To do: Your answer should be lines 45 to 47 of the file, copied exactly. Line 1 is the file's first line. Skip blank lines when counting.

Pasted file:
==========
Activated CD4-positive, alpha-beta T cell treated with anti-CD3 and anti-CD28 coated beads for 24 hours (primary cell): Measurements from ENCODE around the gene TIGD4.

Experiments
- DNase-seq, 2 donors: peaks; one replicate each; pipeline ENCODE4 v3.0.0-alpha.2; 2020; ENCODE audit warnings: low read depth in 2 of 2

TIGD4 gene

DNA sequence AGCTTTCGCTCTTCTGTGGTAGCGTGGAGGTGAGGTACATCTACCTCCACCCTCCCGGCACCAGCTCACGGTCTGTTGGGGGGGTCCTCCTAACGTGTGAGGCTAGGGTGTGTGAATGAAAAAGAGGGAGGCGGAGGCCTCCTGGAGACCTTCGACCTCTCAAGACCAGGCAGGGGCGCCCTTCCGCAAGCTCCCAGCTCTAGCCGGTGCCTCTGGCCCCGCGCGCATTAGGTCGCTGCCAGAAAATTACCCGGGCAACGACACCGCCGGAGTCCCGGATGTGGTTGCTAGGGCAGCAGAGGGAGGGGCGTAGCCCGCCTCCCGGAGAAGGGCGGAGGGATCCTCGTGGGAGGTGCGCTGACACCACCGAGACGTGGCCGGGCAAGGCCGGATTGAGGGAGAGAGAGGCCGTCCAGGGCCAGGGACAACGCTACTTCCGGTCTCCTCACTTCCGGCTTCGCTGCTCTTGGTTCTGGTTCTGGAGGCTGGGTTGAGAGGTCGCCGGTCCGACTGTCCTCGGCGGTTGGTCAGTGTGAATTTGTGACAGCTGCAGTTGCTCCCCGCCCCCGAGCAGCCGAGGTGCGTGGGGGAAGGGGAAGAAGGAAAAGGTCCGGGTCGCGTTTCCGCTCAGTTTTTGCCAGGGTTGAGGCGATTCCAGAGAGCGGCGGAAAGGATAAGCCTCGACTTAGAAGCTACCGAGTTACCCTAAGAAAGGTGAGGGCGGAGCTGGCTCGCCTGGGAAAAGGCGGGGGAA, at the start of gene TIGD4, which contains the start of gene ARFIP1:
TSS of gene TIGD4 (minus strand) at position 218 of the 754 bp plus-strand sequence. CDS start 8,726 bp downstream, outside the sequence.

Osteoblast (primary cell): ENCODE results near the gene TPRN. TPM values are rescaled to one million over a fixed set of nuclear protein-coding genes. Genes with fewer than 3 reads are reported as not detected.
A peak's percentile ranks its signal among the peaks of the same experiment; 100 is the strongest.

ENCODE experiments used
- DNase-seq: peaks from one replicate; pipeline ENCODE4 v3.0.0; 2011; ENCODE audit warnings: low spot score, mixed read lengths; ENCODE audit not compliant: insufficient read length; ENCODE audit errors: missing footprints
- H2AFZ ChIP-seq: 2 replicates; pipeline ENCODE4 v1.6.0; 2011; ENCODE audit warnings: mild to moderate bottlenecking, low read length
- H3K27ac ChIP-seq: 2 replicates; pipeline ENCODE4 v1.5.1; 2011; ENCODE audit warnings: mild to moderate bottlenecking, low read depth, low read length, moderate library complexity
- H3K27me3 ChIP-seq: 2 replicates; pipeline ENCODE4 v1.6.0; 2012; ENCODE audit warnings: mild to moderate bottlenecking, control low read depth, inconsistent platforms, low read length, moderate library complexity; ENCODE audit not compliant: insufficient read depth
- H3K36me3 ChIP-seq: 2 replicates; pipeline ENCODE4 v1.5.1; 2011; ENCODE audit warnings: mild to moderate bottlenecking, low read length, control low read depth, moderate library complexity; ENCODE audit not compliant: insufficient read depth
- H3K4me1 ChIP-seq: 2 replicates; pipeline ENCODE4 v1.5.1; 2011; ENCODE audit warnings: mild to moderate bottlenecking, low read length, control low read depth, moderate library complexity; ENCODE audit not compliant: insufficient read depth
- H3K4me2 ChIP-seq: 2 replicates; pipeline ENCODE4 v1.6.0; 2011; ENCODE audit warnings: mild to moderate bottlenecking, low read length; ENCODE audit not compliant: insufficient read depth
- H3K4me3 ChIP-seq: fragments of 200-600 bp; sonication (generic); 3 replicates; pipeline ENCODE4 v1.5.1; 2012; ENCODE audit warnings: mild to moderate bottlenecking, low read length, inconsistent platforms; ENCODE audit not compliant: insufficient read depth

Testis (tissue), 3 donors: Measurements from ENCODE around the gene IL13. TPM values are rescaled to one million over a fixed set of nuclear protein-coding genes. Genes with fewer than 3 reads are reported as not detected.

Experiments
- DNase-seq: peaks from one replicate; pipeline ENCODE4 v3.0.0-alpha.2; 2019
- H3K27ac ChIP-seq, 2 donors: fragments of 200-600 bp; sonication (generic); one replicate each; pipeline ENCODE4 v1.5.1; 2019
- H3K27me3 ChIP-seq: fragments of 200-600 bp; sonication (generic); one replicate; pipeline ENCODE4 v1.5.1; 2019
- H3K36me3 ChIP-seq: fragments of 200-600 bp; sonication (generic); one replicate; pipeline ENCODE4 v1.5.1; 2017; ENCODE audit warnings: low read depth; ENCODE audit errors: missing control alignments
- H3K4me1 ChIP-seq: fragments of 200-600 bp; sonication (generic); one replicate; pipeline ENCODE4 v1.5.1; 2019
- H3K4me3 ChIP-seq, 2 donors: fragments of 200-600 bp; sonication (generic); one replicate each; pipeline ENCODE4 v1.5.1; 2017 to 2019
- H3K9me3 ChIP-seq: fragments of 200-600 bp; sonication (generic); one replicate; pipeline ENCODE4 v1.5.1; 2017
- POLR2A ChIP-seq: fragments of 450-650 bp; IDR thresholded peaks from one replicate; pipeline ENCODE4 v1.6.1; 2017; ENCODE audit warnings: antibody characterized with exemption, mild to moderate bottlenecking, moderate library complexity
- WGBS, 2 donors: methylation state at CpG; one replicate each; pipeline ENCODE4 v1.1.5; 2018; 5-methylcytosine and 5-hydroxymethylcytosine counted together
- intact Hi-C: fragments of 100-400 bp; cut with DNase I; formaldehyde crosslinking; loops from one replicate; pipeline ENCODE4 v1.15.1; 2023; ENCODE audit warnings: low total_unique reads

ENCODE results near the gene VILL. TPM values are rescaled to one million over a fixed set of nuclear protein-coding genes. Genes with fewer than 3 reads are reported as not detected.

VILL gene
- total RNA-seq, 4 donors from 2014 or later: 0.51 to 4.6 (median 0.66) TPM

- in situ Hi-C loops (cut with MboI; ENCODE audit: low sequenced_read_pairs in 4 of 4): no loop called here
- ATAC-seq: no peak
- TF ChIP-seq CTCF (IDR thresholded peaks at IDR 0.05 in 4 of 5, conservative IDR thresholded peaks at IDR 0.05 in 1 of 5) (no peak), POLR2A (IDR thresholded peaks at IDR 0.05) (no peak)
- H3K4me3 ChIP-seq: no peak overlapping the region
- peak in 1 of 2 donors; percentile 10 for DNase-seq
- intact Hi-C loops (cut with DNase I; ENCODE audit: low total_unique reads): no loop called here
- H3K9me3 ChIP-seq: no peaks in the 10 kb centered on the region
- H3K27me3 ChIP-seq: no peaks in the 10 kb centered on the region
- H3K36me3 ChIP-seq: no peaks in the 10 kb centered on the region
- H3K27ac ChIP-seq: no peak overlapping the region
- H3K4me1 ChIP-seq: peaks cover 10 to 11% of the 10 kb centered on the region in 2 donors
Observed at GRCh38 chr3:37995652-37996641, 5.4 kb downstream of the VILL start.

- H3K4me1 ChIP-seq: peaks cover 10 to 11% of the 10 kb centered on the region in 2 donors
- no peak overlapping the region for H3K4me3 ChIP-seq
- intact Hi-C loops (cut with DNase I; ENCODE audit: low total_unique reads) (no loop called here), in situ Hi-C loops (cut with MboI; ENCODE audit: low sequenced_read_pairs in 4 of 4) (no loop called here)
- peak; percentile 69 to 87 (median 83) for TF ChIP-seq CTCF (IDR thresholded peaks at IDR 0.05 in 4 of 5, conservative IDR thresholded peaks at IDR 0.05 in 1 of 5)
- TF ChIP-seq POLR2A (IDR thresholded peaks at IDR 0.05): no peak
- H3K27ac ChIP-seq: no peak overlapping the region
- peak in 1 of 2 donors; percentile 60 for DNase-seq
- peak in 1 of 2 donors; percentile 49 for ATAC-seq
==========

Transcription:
- H3K4me1 ChIP-seq: peaks cover 10 to 11% of the 10 kb centered on the region in 2 donors
- no peak overlapping the region for H3K4me3 ChIP-seq
- intact Hi-C loops (cut with DNase I; ENCODE audit: low total_unique reads) (no loop called here), in situ Hi-C loops (cut with MboI; ENCODE audit: low sequenced_read_pairs in 4 of 4) (no loop called here)